Ethics of Studying Forced Migration: Critical Questions to Consider

Lukuaika: 6 min.

Authors: Johanna Leinonen, Eveliina Lyytinen, Marja Tiilikainen, Madgalena Kmak

As the 2010s drew to a close, the number of forced migrants – including refugees, asylum seekers, and other displaced people – had grown exponentially. At the same time, the public’s and scholars’ interest in issues associated with forced migration also peaked. While critical scholarship on these issues is needed, it is paramount for researchers of forced migration to carefully consider the increasingly complex ethical questions related to the field. To encourage discussions on ethical concerns, we are proposing a list of questions that researchers can utilize when planning and conducting a project on forced migration.

The ethical challenges of forced migration research relate, for example, to the precarious legal statuses and vulnerable positions of many forced migrants, the power relations embedded in the research context, and the politicization of migration issues in society at large. Therefore, conducting research with forced migrants necessitates a continuous critical consideration of research ethics.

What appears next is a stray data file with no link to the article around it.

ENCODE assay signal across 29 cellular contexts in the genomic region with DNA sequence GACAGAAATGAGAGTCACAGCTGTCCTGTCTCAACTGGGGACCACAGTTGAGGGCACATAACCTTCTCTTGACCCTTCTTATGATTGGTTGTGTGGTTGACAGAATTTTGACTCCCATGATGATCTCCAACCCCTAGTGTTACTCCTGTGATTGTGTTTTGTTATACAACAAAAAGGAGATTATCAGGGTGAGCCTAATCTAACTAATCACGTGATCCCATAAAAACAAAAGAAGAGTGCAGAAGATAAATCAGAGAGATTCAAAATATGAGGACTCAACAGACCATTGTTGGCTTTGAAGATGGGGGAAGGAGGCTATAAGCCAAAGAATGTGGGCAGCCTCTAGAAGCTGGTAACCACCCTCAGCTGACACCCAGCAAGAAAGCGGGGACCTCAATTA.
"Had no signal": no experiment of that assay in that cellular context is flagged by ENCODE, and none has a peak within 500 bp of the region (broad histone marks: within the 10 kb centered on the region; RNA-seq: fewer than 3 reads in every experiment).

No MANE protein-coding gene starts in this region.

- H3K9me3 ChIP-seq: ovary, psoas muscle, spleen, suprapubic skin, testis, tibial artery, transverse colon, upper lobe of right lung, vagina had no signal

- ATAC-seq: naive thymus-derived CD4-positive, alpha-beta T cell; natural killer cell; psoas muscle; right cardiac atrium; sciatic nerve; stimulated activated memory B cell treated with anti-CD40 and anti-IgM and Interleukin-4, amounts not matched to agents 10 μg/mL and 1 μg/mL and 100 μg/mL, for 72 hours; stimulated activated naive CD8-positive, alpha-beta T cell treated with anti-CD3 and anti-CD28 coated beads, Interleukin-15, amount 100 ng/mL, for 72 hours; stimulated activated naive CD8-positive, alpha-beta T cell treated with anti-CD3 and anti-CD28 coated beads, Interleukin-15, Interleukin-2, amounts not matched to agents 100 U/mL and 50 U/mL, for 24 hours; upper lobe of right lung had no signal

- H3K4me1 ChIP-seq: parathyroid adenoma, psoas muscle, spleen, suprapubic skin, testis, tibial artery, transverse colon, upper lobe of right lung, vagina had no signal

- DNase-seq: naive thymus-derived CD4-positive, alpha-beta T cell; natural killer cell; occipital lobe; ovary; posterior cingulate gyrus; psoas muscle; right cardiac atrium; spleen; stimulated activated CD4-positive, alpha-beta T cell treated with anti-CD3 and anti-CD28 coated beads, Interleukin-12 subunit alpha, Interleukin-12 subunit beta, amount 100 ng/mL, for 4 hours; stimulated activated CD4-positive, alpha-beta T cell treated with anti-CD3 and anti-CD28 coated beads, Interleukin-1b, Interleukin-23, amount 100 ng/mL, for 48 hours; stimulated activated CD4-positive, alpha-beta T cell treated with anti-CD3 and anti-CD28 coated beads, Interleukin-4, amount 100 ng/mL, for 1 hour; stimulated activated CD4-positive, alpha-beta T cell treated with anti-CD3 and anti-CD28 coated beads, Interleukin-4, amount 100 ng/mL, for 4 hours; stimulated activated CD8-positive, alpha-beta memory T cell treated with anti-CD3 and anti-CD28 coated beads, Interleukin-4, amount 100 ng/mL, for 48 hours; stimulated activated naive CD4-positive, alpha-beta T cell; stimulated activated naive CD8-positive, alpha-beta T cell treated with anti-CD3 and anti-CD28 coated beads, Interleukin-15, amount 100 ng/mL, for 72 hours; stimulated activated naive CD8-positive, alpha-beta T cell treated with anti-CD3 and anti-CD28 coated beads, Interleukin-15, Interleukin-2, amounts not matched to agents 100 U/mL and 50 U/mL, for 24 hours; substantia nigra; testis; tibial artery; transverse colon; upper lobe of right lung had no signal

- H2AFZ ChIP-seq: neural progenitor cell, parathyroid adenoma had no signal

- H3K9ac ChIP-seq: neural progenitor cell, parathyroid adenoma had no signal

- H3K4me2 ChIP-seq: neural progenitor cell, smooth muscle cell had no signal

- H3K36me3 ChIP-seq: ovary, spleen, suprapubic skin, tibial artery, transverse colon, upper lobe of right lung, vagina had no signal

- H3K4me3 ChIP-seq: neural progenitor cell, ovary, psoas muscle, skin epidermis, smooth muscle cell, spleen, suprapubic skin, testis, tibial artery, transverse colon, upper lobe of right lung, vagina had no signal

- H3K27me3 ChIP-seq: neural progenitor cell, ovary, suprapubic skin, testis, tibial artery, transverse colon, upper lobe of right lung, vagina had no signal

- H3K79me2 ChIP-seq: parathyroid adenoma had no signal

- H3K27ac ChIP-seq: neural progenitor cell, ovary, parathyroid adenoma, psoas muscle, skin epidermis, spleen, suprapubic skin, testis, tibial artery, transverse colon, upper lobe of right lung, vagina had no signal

The questions below are meant to provide tools for thinking about the ethical aspects of research from its inception to the dissemination of research results.[1] It is also important to determine whether you need to submit your project to a review by an ethics board.

 Project planning:

  • Who defined your research problem? What motivated you to conduct this research?
  • For whom is your study worthy and relevant, and who says so?
  • How do you plan your project so that it promotes the maximum benefits for the participants? Can the people who are the focus of your study be involved in different stages of the project? How will they be compensated for their time and efforts?
  • What is the lifespan of the research materials that you will collect? Will they be archived? Consider making a long-term plan for your research data, and find out if you need to draw up a data protection impact assessment.

Data collection:

  • How do you obtain a genuinely voluntary and informed consent in the context of forced migration? How do you take into account the institutional context (e.g. forced migrants’ possible dependence on service providers who act as gatekeepers), cultural/linguistic differences, and psychosocial factors?